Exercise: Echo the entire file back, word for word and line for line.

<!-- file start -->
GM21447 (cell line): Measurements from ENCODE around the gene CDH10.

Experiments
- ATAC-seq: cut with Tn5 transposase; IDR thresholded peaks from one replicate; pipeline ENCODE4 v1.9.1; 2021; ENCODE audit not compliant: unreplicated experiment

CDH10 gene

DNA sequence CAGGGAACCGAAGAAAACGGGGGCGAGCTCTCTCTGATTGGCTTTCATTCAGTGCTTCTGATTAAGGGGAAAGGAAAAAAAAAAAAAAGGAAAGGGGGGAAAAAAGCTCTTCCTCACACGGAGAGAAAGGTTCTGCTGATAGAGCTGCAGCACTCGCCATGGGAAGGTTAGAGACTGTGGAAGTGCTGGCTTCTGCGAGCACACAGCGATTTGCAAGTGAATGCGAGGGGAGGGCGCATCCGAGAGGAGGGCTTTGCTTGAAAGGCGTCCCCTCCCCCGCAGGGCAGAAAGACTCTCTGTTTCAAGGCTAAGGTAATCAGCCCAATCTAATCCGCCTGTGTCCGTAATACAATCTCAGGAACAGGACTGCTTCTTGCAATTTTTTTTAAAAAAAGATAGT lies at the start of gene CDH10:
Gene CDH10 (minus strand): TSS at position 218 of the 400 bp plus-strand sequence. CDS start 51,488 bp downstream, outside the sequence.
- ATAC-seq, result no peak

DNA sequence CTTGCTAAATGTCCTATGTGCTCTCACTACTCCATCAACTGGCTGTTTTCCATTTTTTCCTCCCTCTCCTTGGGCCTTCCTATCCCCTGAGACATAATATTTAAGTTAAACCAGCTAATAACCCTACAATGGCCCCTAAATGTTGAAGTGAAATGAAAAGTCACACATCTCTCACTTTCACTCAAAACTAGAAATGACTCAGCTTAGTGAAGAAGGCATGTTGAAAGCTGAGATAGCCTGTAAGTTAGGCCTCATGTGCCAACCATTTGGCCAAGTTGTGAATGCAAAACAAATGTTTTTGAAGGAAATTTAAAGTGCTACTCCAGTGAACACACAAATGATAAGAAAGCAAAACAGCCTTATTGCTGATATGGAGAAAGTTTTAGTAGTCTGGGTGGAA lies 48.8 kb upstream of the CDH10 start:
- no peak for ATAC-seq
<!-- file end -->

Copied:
GM21447 (cell line): Measurements from ENCODE around the gene CDH10.

Experiments
- ATAC-seq: cut with Tn5 transposase; IDR thresholded peaks from one replicate; pipeline ENCODE4 v1.9.1; 2021; ENCODE audit not compliant: unreplicated experiment

CDH10 gene

DNA sequence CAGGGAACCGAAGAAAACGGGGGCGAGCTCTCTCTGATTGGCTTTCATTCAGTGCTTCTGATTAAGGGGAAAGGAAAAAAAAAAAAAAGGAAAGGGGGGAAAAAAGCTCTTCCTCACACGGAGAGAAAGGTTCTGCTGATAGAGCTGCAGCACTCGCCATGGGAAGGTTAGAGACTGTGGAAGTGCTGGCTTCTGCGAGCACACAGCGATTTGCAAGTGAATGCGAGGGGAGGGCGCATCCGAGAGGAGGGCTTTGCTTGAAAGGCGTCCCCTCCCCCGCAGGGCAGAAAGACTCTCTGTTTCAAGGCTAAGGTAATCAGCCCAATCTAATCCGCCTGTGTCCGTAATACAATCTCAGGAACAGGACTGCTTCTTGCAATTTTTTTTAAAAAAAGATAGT lies at the start of gene CDH10:
Gene CDH10 (minus strand): TSS at position 218 of the 400 bp plus-strand sequence. CDS start 51,488 bp downstream, outside the sequence.
- ATAC-seq, result no peak

DNA sequence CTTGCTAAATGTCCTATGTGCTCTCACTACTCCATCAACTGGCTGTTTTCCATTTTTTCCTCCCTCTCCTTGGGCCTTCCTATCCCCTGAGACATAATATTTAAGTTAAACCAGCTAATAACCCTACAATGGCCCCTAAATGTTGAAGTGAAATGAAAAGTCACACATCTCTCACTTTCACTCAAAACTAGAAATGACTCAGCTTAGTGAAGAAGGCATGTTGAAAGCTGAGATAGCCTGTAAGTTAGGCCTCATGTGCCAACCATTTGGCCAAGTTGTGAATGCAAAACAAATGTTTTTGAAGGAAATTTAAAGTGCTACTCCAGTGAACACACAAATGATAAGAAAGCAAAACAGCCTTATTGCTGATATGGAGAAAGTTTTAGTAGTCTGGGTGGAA lies 48.8 kb upstream of the CDH10 start:
- no peak for ATAC-seq